© 2015 Shmoop University, Inc. All rights reserved.


Introduction to :

Trigonometry, an in-depth study of triangles and functions, has many of its roots in algebra. As we mentioned, algebra sets the stage for a number of other mathematical branches, but perhaps none more so than trig. They’re pretty inseparable. They’re like Batman and Robin. Peanut butter and jelly. Super glue, chopsticks, and the palm of your hand. (What? You try separating them. We had to learn the hard way.)

We won’t get too far into trigonometric concepts with this guide, but it’s important to be aware as we take you through the massive overlap between the two. We combine algebra with geometry to find the third side of a triangle when we have the other two, and we can build on this concept with trigonometry to find and graph the ratios of the triangle’s sides. Any complex-looking equation you may come across in trigonometry—like ex + iy = ex(cos y + i sin y), for example—makes use of algebra. You can't just memorize this stuff, pass a test or two, and let baseball statistics push it out of your brain.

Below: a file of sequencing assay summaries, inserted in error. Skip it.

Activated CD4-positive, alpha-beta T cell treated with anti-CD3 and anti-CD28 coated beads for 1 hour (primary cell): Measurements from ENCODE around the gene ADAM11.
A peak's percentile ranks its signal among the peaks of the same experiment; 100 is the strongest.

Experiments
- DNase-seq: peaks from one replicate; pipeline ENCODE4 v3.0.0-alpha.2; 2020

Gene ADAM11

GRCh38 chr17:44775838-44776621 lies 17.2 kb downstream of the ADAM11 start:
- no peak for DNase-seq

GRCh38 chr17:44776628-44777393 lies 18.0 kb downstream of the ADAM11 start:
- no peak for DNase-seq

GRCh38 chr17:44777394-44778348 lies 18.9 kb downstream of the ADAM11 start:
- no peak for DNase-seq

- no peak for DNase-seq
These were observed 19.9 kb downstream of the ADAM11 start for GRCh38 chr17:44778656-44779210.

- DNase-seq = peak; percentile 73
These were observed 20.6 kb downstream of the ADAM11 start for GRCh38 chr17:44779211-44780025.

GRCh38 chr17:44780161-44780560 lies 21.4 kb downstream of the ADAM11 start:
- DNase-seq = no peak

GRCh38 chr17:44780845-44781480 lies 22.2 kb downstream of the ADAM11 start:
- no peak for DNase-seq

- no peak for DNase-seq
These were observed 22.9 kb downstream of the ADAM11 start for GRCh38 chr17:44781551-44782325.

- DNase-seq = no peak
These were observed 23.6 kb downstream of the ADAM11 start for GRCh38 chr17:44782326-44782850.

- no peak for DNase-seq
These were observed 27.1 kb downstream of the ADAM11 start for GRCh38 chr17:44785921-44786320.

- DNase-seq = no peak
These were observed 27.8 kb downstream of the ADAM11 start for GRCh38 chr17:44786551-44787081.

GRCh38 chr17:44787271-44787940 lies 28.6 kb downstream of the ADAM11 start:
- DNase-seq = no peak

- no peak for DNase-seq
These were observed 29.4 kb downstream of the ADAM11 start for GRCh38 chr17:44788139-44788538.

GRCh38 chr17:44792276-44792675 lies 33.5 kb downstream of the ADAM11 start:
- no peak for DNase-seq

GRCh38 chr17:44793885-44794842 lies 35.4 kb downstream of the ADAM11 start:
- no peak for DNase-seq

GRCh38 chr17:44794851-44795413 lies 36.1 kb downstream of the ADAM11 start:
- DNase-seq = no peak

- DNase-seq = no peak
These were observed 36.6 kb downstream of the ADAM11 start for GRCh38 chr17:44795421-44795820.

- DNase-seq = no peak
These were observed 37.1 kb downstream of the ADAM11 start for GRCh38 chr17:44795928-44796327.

Lock away everything you’re about to learn, and keep the key in a safe place. You don’t want to have to hacksaw your way in later.

back to top